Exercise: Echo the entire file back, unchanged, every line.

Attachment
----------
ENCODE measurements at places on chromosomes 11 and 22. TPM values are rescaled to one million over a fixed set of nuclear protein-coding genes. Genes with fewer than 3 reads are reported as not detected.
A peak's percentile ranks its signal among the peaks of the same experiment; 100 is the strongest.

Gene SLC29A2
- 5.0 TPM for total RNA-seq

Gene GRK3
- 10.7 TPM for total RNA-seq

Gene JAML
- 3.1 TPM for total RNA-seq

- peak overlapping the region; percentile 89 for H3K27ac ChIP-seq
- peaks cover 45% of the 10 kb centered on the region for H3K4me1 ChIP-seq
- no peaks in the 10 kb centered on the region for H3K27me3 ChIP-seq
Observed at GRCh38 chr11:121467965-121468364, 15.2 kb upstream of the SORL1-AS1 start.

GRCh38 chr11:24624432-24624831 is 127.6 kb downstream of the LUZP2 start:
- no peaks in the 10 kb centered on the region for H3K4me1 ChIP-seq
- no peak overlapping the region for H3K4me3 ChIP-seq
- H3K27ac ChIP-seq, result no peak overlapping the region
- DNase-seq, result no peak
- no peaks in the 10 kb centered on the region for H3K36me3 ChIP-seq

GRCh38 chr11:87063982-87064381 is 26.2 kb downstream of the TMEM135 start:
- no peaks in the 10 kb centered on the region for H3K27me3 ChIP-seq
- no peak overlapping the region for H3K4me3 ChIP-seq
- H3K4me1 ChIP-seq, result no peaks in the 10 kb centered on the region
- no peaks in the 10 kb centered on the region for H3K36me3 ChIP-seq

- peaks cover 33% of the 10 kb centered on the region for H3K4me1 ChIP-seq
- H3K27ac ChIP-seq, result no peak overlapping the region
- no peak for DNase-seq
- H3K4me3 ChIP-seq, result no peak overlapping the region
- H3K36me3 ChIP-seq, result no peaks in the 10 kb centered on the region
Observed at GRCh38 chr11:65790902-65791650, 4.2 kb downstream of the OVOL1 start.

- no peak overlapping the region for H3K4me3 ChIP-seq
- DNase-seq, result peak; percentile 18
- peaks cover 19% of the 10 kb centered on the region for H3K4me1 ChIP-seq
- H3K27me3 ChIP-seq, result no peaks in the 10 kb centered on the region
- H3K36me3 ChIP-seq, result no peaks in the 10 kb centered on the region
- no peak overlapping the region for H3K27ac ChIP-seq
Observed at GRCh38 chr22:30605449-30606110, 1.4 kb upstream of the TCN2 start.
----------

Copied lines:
ENCODE measurements at places on chromosomes 11 and 22. TPM values are rescaled to one million over a fixed set of nuclear protein-coding genes. Genes with fewer than 3 reads are reported as not detected.
A peak's percentile ranks its signal among the peaks of the same experiment; 100 is the strongest.

Gene SLC29A2
- 5.0 TPM for total RNA-seq

Gene GRK3
- 10.7 TPM for total RNA-seq

Gene JAML
- 3.1 TPM for total RNA-seq

- peak overlapping the region; percentile 89 for H3K27ac ChIP-seq
- peaks cover 45% of the 10 kb centered on the region for H3K4me1 ChIP-seq
- no peaks in the 10 kb centered on the region for H3K27me3 ChIP-seq
Observed at GRCh38 chr11:121467965-121468364, 15.2 kb upstream of the SORL1-AS1 start.

GRCh38 chr11:24624432-24624831 is 127.6 kb downstream of the LUZP2 start:
- no peaks in the 10 kb centered on the region for H3K4me1 ChIP-seq
- no peak overlapping the region for H3K4me3 ChIP-seq
- H3K27ac ChIP-seq, result no peak overlapping the region
- DNase-seq, result no peak
- no peaks in the 10 kb centered on the region for H3K36me3 ChIP-seq

GRCh38 chr11:87063982-87064381 is 26.2 kb downstream of the TMEM135 start:
- no peaks in the 10 kb centered on the region for H3K27me3 ChIP-seq
- no peak overlapping the region for H3K4me3 ChIP-seq
- H3K4me1 ChIP-seq, result no peaks in the 10 kb centered on the region
- no peaks in the 10 kb centered on the region for H3K36me3 ChIP-seq

- peaks cover 33% of the 10 kb centered on the region for H3K4me1 ChIP-seq
- H3K27ac ChIP-seq, result no peak overlapping the region
- no peak for DNase-seq
- H3K4me3 ChIP-seq, result no peak overlapping the region
- H3K36me3 ChIP-seq, result no peaks in the 10 kb centered on the region
Observed at GRCh38 chr11:65790902-65791650, 4.2 kb downstream of the OVOL1 start.

- no peak overlapping the region for H3K4me3 ChIP-seq
- DNase-seq, result peak; percentile 18
- peaks cover 19% of the 10 kb centered on the region for H3K4me1 ChIP-seq
- H3K27me3 ChIP-seq, result no peaks in the 10 kb centered on the region
- H3K36me3 ChIP-seq, result no peaks in the 10 kb centered on the region
- no peak overlapping the region for H3K27ac ChIP-seq
Observed at GRCh38 chr22:30605449-30606110, 1.4 kb upstream of the TCN2 start.